5 June 2008

Stop! In the name of the carbonate!

Posted by Jessica Ball

I just came across this news item, which discusses a proposal a new method for slowing and/or diverting a lava flow. The original article is titled “How to stop or slow down lava flows”, by R.D. Schuiling in the International Journal of Global Environmental Issues, 2008, vol. 8, p. 282-285. I can’t access the journal itself, but the summary goes like this:

Schuiling believes a geochemical approach might be effective in controlling lava flows across the globe. He explains that certain common rocks, namely dolomite, or limestone, will react strongly with hot lava at 1100-1200 Celsius. The chemical reaction that ensues is highly endothermic, which means it requires heat, and this would be supplied by the hot lava.

“The decarbonation of limestone by the hot lava will therefore rapidly cool the volcanic outpourings, making it far more viscous and quicker to solidify. The reaction will leave behind solid calcium and magnesium oxide mixtures – pyroxenes or melilites depending on the specific type of lava. The process would also release some carbon dioxide.

“He suggests that large chunks of dolomite or limestone blocks could be thrown on to lava from the sides, or from above by helicopters or airplanes, or even by an aerial cable system passing over the flow. An alternative approach might be to quickly build a wall of limestone blocks in the path of the advancing lava flow. In places where a future lava flow would cause great material damage, such walls could even be constructed as a forward defense before a new eruption.” (Eurekalert)

I’m kind of skeptical about this. Methods of stopping or diverting lava flows have been tried for centuries, with varying success. The Neapolitans called on their patron San Gennaro to turn away lava flows produced in the 1631 eruption of Mount Vesuvius (although one would think that the flows “spared” Naples more because their supply was cut off than because of the intervention of a 4th-century martyr). The Icelandic town of Heimaey was able to use seawater cannons to partially divert lava flows from closing off the entrance to their harbor in the eruption of Eldfell in 1973. (I seem to remember there were some questions as to whether the flows were diverted because the method actually worked, or if there was some change in the eruption that slowed down the effusion rate anyway – I’ll have to check on that.) And in 1935, 1940 and 1942, Mauna Loa lava flows threatening Hilo were bombed in an attempt to keep them from reaching the city (with no significant effects, although studies since then have suggested that better targeted aerial bombing “has a substantial probability of success for diversion of lava”[Lockwood and Torgerson, 1980]).

(Above, USGS image of ships pumping seawater onto the forward margin of the Heimaey lava flow, Photograph courtesy of Sigurgeir Jónasson, March 1973. To right, B-18s over Mauna Loa eruption, April 1940, from the Hawaii Aviation website.)

And, of course, there’s always the Jersey barrier solution employed by Tommy Lee Jones in Volcano.

While I’m sure that the chemistry behind the new idea is sound, I have questions about the physical aspects of the situation. A lava flow, even a really fluid one, has a lot of mass, and the source of the flow is constantly adding more. A flow doesn’t stop unless its source stops producing lava. It can sometimes be diverted (naturally or not), but more often than not it’s simply going to go around or over an obstacle, and keep on moving in the same direction as before. Then you have a whole new set of problems: Where is the diverted lava going to go? How long will the barrier last, and if it fails, are you going to have lava going in multiple directions? This is the very reason that Volcano’s Jersey barrier solution was unrealistic – even if they could hold back the lava in the first place, the lava had to go somewhere, and with that kind of force, the barriers wouldn’t last very long anyway.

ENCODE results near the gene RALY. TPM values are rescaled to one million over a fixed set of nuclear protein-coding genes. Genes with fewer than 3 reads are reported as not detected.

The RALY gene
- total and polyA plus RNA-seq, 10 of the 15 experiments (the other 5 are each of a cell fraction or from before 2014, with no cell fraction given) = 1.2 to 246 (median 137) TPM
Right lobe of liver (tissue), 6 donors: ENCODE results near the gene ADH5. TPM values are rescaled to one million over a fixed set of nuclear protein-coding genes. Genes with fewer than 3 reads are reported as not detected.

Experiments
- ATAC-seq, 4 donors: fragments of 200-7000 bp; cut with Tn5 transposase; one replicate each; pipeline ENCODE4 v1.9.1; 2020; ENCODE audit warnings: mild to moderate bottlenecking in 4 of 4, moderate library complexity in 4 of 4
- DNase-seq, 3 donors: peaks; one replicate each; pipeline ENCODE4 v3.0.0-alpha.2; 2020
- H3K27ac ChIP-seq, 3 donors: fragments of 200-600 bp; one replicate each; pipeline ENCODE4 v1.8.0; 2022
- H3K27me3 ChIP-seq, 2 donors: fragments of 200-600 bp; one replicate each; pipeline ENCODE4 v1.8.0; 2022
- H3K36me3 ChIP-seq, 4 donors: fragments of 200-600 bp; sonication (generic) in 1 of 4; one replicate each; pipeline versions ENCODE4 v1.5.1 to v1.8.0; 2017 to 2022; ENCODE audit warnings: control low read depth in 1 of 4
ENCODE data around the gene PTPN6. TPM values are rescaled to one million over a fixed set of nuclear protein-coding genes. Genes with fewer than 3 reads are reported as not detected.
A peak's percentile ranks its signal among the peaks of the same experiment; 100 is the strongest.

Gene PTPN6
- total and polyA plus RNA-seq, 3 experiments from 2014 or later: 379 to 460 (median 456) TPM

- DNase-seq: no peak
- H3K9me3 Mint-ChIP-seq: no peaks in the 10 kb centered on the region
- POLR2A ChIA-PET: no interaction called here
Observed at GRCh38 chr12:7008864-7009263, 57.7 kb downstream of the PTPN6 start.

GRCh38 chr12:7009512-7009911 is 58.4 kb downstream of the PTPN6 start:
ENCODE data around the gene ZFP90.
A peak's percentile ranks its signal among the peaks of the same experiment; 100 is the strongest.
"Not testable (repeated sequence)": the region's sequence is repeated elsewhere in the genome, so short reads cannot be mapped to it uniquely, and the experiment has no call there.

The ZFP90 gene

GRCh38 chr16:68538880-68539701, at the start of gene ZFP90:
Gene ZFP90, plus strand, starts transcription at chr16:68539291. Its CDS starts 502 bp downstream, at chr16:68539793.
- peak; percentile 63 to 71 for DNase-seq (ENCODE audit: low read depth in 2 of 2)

Knowing the capability of lava flows for pretty much bulldozing over anything in their way, I don’t think that building a limestone wall in the way of one would be very effective. I could be wrong, though; basaltic lava flows on Hawaii become channelized all the time by their own debris, and I suppose if you were able to dump enough limestone on one in strategic locations, you might be able to divert it. I do think, despite being skeptical of the idea, that it would certainly be really cool if it did work. Not to mention that it might actually be affordable, since limestone is common in nature and used widely for construction. (More affordable than bombing, anyway.)

Come to think of it, Jersey barriers are made out of concrete. Concrete contains cement, and cement is made partially out of limestone. Hmm. Maybe TLJ had something going there…


“Volcano taming: Could geochemistry save lives during volcanic eruptions?” (Eurekalert)

Schuiling, R.D., 2008, How to stop or slow down lava flows: Int. J. Global Environmental Issues, 2008, vol.8, p.282-285 (Link to abstract)

Man Against the Volcano: The Eruption on Heimaey, Vestmannaeyjar, Iceland (USGS Publication)

Lava-Cooling Operations During the 1973 Eruption of Eldfell Volcano,
Heimaey, Vestmannaeyjar, Iceland
: U.S. Geological Survey Open-File Report 97-724

Lockwood, J.P. and Torgerson, F.A., 1980, Diversion of lava flows by aerial bombing — lessons from Mauna Loa volcano, Hawaii: Bulletin of Volcanology, vol. 43, no. 4, p.727-741. (Link to abstract)